July 19, 2009

'Scott Pilgrim' for the Win

"I'm doing manga set in Toronto. That's what it is." — Bryan Lee O'Malley
I would like to recommend something absolutely fantastic to read. The highly-acclaimed Scott Pilgrim independent graphic novel series is an incredibly entertaining set of manga-style comic book fiction, written and drawn by Toronto-native, Bryan Lee O'Malley and published by Oni Press.

The Scott Pilgrim series is painfully cute and sweet in a very tolerable, highly enjoyable, honest, direct way. Lee O'Malley is able to sum up the positive and negative experiences of being in your twenties with insatiable humour and heart. I can only describe the experience of reading Scott Pilgrim as watching a great independent film, an amazing live concert, playing Super Mario, making out with a hot girl/guy, and partying all night, all at the same time. It is so satisfying on so many different levels.

Scott Pilgrim really speaks to the young person in everyone and frankly, it is just plain good fun. Please, I implore you, do not be put off or fooled by the bright covers and girly packaging, no matter what your particular taste or preference for art. Scott Pilgrim is for boys and girls of all ages, colours, creeds, interests, and sensibilities, but particularly disaffected, self-aware twenty-somethings of this generation. This is just the kind of thing those with zero interest in comic books would enjoy most.

Scott Pilgrim currently has five volumes out (Scott Pilgrim's Precious Little Life, vs. the World, & the Infinite Sadness, Gets It Together, and vs. the Universe) with a sixth and final book on its way.
The series is printed in the style of a Japanese manga comic in black-and-white with a digest-sized, easily readable format. The story style is hyper realistic with a succession of rapid-fire dialogue, fantasy sequences, pop culture references, hipster comedy, subspace portals, and video game battles and interludes. These books are unabashedly Canadian with many references to our culture, music, with the story taking place in downtown Toronto around many well-known locales and landmarks. The story unfolds in a charming way with witty banter and retro modern style.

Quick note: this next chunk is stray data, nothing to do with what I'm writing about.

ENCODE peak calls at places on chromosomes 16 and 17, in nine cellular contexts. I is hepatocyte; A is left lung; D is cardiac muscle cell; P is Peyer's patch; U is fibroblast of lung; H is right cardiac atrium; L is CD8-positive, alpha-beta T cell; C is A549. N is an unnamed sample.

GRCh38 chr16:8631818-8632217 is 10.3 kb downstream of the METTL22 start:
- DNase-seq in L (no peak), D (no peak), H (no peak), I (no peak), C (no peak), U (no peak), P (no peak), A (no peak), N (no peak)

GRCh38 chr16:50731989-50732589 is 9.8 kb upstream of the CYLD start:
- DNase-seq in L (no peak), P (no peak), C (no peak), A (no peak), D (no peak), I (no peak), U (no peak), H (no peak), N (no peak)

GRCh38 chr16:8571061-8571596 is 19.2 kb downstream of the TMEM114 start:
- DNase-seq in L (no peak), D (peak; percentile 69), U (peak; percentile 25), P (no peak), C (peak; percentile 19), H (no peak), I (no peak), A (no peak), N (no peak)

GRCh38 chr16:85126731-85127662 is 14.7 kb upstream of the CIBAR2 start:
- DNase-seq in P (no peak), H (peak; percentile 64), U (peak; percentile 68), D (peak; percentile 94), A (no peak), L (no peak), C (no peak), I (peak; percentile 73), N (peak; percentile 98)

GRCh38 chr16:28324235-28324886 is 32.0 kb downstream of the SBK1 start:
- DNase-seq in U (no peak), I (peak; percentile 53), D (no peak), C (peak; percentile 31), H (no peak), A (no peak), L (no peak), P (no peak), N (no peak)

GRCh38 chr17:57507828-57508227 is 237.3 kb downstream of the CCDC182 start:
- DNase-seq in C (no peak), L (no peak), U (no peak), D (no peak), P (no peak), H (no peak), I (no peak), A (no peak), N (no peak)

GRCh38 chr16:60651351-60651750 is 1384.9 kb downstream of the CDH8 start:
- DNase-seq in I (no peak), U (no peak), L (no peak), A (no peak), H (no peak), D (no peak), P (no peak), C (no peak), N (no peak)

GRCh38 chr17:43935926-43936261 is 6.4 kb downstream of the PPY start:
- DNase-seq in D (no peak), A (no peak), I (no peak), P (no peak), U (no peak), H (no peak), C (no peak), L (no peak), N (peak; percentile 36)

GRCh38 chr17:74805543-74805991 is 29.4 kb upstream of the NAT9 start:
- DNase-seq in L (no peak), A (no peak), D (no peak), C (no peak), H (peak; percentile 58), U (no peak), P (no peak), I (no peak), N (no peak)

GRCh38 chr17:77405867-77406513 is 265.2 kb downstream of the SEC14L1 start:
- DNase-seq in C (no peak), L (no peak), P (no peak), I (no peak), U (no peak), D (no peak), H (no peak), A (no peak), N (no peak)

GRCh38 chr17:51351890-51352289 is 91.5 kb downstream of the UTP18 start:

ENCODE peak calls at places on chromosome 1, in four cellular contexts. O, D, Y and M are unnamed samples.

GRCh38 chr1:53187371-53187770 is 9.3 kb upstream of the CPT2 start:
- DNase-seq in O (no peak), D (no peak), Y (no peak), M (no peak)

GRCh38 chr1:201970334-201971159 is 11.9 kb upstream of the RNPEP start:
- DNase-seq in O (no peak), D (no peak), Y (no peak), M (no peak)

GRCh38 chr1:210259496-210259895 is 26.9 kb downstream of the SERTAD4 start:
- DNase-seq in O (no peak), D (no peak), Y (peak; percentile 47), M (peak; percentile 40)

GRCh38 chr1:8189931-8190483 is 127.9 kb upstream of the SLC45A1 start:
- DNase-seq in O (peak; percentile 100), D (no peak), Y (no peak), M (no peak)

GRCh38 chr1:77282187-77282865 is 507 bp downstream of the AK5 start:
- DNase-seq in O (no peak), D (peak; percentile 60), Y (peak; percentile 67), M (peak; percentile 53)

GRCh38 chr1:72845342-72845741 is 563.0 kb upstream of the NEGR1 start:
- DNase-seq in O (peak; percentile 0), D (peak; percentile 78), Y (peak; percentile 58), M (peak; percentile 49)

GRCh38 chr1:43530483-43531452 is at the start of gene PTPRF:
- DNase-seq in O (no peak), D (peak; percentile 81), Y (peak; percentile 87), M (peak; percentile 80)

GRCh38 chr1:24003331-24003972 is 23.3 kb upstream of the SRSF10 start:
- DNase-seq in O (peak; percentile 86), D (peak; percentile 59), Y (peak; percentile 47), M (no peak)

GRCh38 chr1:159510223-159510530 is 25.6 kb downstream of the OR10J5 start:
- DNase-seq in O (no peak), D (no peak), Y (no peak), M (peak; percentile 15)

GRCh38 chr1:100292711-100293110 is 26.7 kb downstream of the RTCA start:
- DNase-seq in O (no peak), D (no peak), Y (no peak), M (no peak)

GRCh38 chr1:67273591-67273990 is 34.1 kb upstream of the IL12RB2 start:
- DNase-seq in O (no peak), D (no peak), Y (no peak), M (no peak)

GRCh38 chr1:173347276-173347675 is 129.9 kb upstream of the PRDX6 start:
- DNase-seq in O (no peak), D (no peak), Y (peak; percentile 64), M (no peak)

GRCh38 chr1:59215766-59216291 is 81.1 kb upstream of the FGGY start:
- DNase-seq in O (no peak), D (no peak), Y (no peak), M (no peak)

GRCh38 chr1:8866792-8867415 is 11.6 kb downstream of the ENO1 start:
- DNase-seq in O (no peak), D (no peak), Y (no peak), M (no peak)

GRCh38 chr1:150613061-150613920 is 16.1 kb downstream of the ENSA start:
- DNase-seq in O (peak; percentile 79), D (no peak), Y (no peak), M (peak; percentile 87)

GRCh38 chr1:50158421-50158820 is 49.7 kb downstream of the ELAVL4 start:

The plot is simple enough. The titular unemployed slacker/lover/fighter/rock star/hero, Scott falls in love with the mysterious, new American girl in town, Ramona V. Flowers. He must fight and defeat her seven evil ex-boyfriends in order to date her, all while he starts dating an Asian high school girl named Knives Chau who falls in love with him and swears revenge on Ramona.

With the help of his disinterested band mates and gay roommate, Scott goes on a journey of wild misadventures and experiences, while learning absolutely nothing in the process. Each book serves as a game level with power ups and a end-level bosses (ex-boyfriends) to defeat before leveling up. Scott plays bass in a band called Sex Bob-omb while his his enemies and ex-girlfriend play in the ├╝ber-sucessful Canadian rock band, The Clash at Demonhead.

I heard about the series during the development of the film adaptation and feverishly devoured all five available books in a few short days. They are highly addictive and highly satisfying reads. Lee O'Malley has transcended the medium of comics and achieved a truly mainstream entertainment. This series has amazing mainstream and crossover appeal. Anyone can read this and enjoy it. Scott Pilgrim is for those who have ever dated a boy or girl, ever been a boy or girl, laughed, enjoy laughing, ever played a 16-bit video game, likes music, is Canadian, likes Canadians, likes Canadian music, likes stuff, likes people, likes fun, well you get the idea.

All the characters generally suffer from the post-college malaise as they are in their early to mid-twenties. These books are for everyone and again, I must stress, do not be fooled or put off by the sparkly appearance. You will enjoy Scott Pilgrim when you read it. Take a minute to read a few pages and you will be hooked for sure. What the series does is play off all the incredibly trivial, over dramatic, ridiculous, fun, stupid, frustrating experiences of young adulthood, throws in popular culture, hobbies, vices, adventure, and dials up the action and humour to 11.

I cannot recommend these books highly enough and am looking forward to the film version. These are great books for everyone. Go read them now.

Note: You can read an updated version of this article over at The Weekly Crisis and my review of the feature film here.

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